MAINTENANCE work on Tharwa Bridge has been postponed due to bad weather. Because of the weather, the bridge will be open, but an extra week is needed to complete the project. Tharwa Bridge will be closed […]
WHETHER it’s marvelling at the epic breeding journey of the Latham’s snipe or the joy of capturing a photograph of a letter-winged kite, author and ornithologist Neil Hermes says bird watching first became a passion for him while at Hughes primary school in the early 1960s.
Neil has written “A Photographic Field Guide to the Birds of the Australian High Country”, a comprehensive guide for beginners and experts, and says he’s never forgotten the moment that sparked his lifelong passion for ornithology.
“For me it was a book in the library at primary school, which I borrowed several times, and on one particular day I was able to identify a bird from the book and link it to a bird in the wild by myself with no encouragement,” he says.
“And that was the moment which drove my hobbies, my studies at school and at uni, and then my work, and I feel lucky to have had that passion for so long and so consistently. I went straight into my first job with the NSW parks service as an ornithologist in 1978.”
Neil says the book covers the 322 bird species of the high country, including all common, rare and vagrant species, distribution maps, information on topography, climate, types of habitat and key birdwatching sites.
“The Canberra bird list is about 290 species, and the book covers the high country, plus about 20 or 30,” he says.
“More than likely those will be the rare birds that will turn up in Canberra itself over the next few years, and therefore the book has also captured everything that is likely to be seen in the future as well.”
He says the book will make birdwatching easier and more accessible, and that with so many wonderful images from a variety of enthusiastic local photographers around Canberra, so much more information is provided.
“Canberra is a bird city, we love birds here, and so if you can get a fully comprehensive book that only has the birds from this area, and it doesn’t have some rare birds from South America, then you know it can only be one of these three and you can then more easily find what it is,” he says.
“I felt it was time for a book that made things more straightforward and at this point in time it’s finally possible to do a book like this with photos.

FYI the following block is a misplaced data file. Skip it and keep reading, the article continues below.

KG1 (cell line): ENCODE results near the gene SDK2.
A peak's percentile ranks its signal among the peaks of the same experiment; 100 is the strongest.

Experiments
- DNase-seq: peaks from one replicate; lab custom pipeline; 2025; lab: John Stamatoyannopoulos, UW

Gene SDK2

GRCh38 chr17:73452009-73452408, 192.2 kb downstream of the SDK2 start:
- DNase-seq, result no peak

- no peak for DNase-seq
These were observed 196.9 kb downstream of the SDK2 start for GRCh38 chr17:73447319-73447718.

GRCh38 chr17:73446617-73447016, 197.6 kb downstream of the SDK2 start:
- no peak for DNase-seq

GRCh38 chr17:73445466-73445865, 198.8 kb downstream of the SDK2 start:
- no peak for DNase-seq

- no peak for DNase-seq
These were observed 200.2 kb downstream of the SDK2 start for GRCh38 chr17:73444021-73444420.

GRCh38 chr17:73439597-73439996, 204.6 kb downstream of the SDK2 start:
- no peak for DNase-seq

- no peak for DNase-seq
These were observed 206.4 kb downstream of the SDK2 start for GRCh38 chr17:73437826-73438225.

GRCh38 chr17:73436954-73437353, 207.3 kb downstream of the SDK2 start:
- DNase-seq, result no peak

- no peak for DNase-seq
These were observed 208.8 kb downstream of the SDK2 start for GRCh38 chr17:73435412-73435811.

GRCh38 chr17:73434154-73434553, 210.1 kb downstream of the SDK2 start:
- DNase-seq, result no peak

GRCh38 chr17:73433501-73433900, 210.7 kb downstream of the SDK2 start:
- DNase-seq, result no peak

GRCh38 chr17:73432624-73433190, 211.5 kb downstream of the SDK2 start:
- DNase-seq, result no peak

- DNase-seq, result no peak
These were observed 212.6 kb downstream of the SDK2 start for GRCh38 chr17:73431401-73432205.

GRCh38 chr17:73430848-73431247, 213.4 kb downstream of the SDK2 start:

“We’re able to capture more clearly the distinct differences between male and female birds and how they appear while in flight.
“There was a similar book created with drawings in 1969 that revolutionised bird watching in Canberra, but that’s been out of print for decades and the pictures weren’t as accessible.”
Currently president of the Canberra Ornithologists Group, Neil studied science at ANU, has worked at the Australian National Parks and Wildlife Service in Kakadu and Uluru National Parks, as government conservator on Norfolk Island, at the ACT Parks and Conservation Service and Questacon.
He’s also become fascinated with the Latham’s snipe, which migrates every year from the Japanese island of Hokkaido to SA.
“It’s a remarkable journey, because they will only nest in Hokkaido and when the time comes to move on they fly directly to Papua New Guinea without stopping. One of their stopovers is the artificial habitat of Jerrabomberra Wetlands in Canberra.”
Neil says he enjoys birdwatching because birds so accessible, colourful, easy to see and hear, combined with the challenge of identifying different species.
“You see birds everywhere you go, whereas you’re not going to see a frog or a reptile so readily – structurally bird watching makes sense,” he says.
“But there’s that hunting instinct, and locating something you’ve been seeking for a long time is very powerful. There’s a combination of things that drive us to collect, to be a train spotter or a stamp collector or whatever it is. There’s that sense of hunting something down, finding it and having the conquest. There’s commonalities in all those things.”
For Neil, it was a much longed-for sighting of a letter-winged kite, a rare inland species that had been an elusive bird he’d wanted to see for 50 years.
“I decided to seek it out and camped late last year at the Strzelecki Track in the northern SA desert and finally saw the kite, and was even able to take a photograph that appears on page 75 of the book,” he says.
“A Photographic Field Guide to the Birds of the Australian High Country”, $45 from all major bookstores. Neil Hermes will sign copies at Dymocks Canberra Centre on Saturday, December 2 at 11am. The book launch will be held at Jerrabomberra Wetlands Centre, Dairy Flat Road, Friday, December 1 at 9.30am, with copies of the book available for $38. Proceeds of the day go to the Latham’s Snipe Project.